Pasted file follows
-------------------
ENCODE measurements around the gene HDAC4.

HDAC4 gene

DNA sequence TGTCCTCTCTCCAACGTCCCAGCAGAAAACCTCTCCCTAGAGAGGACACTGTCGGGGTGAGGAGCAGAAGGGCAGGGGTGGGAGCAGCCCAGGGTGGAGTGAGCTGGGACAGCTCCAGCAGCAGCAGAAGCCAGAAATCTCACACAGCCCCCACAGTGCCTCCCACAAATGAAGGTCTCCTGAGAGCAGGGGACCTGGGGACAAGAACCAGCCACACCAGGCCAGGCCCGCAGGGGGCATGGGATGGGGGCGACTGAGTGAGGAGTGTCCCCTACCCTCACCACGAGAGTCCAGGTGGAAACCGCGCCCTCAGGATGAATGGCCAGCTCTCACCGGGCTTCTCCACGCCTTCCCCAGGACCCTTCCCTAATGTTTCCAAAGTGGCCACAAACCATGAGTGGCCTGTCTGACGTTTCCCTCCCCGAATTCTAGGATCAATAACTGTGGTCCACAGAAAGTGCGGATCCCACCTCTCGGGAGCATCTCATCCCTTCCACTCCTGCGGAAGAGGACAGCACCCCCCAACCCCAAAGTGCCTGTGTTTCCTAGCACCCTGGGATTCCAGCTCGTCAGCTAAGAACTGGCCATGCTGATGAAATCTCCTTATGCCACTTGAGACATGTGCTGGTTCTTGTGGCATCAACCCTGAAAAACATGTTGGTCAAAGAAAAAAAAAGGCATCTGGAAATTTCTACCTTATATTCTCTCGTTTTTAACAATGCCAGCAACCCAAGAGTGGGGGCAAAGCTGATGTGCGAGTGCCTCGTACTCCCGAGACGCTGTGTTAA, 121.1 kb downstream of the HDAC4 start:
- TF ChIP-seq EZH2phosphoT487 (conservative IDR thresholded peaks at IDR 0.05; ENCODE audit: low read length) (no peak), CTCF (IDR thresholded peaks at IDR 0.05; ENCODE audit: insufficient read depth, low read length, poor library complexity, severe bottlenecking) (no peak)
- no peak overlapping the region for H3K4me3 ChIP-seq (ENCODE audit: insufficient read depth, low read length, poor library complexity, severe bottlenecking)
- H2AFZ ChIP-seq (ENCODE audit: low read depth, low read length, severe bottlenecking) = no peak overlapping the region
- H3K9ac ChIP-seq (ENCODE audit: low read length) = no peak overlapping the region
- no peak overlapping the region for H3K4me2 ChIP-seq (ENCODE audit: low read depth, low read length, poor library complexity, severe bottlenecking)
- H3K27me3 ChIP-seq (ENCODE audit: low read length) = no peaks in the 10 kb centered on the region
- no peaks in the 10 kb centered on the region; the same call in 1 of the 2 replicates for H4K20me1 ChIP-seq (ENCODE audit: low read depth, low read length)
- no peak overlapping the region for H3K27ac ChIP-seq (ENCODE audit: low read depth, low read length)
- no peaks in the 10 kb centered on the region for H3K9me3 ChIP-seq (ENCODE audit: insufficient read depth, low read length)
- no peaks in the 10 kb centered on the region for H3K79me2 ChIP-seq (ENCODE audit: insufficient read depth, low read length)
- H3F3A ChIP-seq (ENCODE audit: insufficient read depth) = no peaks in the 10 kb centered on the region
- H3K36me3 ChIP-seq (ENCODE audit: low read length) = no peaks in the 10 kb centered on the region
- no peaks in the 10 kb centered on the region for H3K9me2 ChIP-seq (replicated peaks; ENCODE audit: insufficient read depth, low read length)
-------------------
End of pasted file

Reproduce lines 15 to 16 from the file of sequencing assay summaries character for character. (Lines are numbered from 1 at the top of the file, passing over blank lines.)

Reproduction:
- H3K36me3 ChIP-seq (ENCODE audit: low read length) = no peaks in the 10 kb centered on the region
- no peaks in the 10 kb centered on the region for H3K9me2 ChIP-seq (replicated peaks; ENCODE audit: insufficient read depth, low read length)